The post-war era is already over” was the famous phrase used to describe the high-speed growth era of Japan in the 1960s. Regarding the music industry in Japan at that time, Kyu Sakamoto’s hit “Ue Wo Muite Aruko” (lit. ‘I look up as I walk,’ but titled “Sukiyaki” in English) was No.1 not only in Japan but also in the US and several other countries. And when the Beatles visited Japan for the first time in 1966 it created a sensation which many people still talk about even now!

In the 1960s, people used open reel decks for Hi-fi recording. But at JPY100,000, these were very expensive compared to the average monthly salary of JPY30,000 for newly employed University graduates. Katsuma Tani, the President and founder of TEAC corporation, passionately stated “TEAC must produce a good quality audio deck at a reasonable price, because our audio company has a mission to provide music for peoples’ daily lives.” TEAC developed the A-20, based on our magnetic information recording technology, which was Japan’s first stereo Hi-Fi quality cassette tape deck. As the sale price was just JPY35,000, the A-20 made a great contribution in helping people to enjoy music in their daily lives.

1977 - The 8 track tape recorder spreading sound across the galaxy

Did you know that the TEAC 80-8 tape deck, also produced as TASCAM 80-8 for professional audio use, was used to record the voices of R2-D2 and C-3PO in the making of the first Star Wars movie, A New Hope, in 1977?

The TASCAM 80-8 was an 8-track ½ inch reel-to-reel tape recorder, a big hit with professionals at the time, with an easily accessible front panel design allowing all controls to be adjusted on the recorder unit.

When Star Wars was released in 1977, there were life-size R2-D2 promotional cardboard cutouts in all movie theatres, stating that all voice and sound effects were recorded on TASCAM equipment. However, due to the film’s instant success, within a week of release adoring fans had stolen all of them!

The TASCAM 80-8 was also used by many famous recording musicians of the 70s, such as Boston and Kansas.

1979 and the TEAC-144

Huge contribution to popular music history of the world

In 1979, TEAC had released the world’s first 4-track cassette MTR, the TEAC 144, that employed compact cassette tape, achieving high-quality, easy-to-use, compact design, and affordable price for any musicians, and the major magazines of the music industry such as the Billboard magazine and the Pro Sound News reviewed it as “The most innovative product ever!”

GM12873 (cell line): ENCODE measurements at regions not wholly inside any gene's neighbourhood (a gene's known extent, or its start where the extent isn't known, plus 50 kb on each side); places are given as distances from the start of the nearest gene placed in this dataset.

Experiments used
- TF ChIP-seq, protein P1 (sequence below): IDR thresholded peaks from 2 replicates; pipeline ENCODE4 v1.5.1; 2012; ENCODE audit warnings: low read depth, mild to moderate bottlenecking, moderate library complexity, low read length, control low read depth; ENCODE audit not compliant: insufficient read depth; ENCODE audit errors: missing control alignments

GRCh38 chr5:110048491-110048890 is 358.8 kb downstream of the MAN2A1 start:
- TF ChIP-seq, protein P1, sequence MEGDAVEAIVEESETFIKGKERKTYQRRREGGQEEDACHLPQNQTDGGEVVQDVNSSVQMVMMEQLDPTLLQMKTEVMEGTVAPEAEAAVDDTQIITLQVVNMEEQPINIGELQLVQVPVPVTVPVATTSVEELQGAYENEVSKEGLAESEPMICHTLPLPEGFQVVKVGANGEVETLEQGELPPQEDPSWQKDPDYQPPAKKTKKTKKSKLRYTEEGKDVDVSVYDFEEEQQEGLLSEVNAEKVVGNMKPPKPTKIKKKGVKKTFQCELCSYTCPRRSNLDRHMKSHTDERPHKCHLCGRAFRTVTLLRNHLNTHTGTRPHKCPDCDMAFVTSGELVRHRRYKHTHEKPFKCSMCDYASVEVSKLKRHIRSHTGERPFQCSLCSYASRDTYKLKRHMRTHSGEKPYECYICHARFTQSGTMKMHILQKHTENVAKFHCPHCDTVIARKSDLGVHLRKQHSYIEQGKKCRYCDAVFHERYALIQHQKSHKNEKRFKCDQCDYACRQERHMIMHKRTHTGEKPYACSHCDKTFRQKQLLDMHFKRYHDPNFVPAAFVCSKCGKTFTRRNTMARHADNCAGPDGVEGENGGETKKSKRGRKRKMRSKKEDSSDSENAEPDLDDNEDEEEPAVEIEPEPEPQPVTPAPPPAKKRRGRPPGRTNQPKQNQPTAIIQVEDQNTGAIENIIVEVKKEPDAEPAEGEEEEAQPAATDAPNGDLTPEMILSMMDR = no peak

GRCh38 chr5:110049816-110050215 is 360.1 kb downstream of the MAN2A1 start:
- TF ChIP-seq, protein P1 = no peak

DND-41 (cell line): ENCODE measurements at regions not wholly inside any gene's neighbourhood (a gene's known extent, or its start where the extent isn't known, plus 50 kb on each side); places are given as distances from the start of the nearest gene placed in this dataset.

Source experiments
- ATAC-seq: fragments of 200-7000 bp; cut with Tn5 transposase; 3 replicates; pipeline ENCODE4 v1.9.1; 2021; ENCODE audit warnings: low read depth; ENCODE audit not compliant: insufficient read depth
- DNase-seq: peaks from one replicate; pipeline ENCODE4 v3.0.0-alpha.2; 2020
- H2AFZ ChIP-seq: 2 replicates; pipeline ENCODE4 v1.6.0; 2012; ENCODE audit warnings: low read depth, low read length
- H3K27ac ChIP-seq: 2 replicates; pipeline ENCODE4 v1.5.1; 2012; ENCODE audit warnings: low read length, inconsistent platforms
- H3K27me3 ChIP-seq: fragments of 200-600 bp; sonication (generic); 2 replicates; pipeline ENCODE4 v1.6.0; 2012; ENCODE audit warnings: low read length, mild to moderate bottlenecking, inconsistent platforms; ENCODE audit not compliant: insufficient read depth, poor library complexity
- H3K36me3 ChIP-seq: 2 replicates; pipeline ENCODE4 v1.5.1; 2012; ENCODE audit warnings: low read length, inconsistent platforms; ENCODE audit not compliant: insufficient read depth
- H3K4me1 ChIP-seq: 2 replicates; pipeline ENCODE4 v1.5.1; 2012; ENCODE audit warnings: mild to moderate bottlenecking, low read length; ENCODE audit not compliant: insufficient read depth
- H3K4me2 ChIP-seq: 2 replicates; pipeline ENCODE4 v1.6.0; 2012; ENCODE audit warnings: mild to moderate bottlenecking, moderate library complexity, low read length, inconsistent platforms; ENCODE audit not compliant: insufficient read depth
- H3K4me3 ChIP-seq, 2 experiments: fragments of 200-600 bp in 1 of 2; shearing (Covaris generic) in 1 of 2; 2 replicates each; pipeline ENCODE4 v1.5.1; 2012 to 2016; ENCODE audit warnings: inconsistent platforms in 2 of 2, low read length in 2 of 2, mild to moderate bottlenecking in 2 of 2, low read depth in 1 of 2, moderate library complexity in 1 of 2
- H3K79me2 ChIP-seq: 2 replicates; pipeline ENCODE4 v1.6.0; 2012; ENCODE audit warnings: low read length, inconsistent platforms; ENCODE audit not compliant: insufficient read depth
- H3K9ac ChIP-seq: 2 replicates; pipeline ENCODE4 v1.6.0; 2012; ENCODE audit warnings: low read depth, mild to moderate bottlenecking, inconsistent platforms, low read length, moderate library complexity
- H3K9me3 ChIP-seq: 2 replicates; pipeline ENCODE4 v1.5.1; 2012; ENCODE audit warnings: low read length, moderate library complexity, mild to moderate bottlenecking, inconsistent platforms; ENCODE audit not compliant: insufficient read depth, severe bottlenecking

The 144 also provided opportunities of music production to many musicians, as it significantly contributed to popular music history of the world. It is a famous story that Bruce Springsteen had recorded his album “Nebraska” with the 144 at his own home in 1982.

The spirit of the 144 still lives in modern products, especially in the TASCAM PORTASTUDIO series, a favourite among musicians around the world.

 

1987 gives rise to ESOTERIC

In 1987, TEAC’s persistent technological endeavors in the audio field gave rise to a new high-end audio brand: ESOTERIC. 10 years after ESOTERIC was founded, they released the P-0 CD transporter.

ESOTERIC channeled all the technical know-how they had amassed over those first 10 years to produce the P-0. It was said at the time that “CD software can bring out hidden sounds that were hitherto unknown”. With that in mind, the P-0 was the first CD player to be equipped with a unique "Lossless Sled", an optical pickup mechanism providing extremely accurate data retrieval, which at the time made it the highest spec CD player available.

ESOTERIC is also famous for its VRDS mega system (Vibration-Free Rigid Disc-Clamping System, which is used in not only the P-0, but TEAC’s VRDS-50 and TASCAM’s broadcast CD player, CD-701. For detailed explanation, click here https://www.esoteric.jp/en/technology/vrds_neo

ESOTERIC continue to strive to deliver “The joy of the highest levels of musical elation”. Find out more about ESOTERIC here: https://www.esoteric.jp/en/

TASCAM and the Emmy awards

The Emmy Awards are given in recognition of a significant contribution to the American broadcasting industry. TASCAM has played an integral role in broadcasting not only in Japan but also in America, and for this they have had the honor of being awarded 2 Emmy Awards for our digital multi-track recorders.

The first award was for the DA-88 in 1995. The DA-88 is an 8 track digital multi-track recorder that uses Hi8 video cassette tapes. Its low running costs and the ability to connect up to 16 machines together simultaneously made it a vital new addition to broadcast recording systems.

The transport on the DA-88 is the same as the one used on NASA space shuttles. NASA was shocked by the fact that it could survive a 9g impact, exclaiming “My God we only needed to be able to salvage the data from it, we didn’t expect it to still work!”

Then in 2000, the multi-track recorder and player MMR-8 and MMP-16 won a second Emmy Award. An Academy press release stated at the time, “The MMR-8/MMP-16 and DA-88 are two of the very few such audio offerings to ever win this award. TASCAM is literally the only pro audio equipment manufacturer in the world to have ever won an Emmy twice within such a narrow time frame.”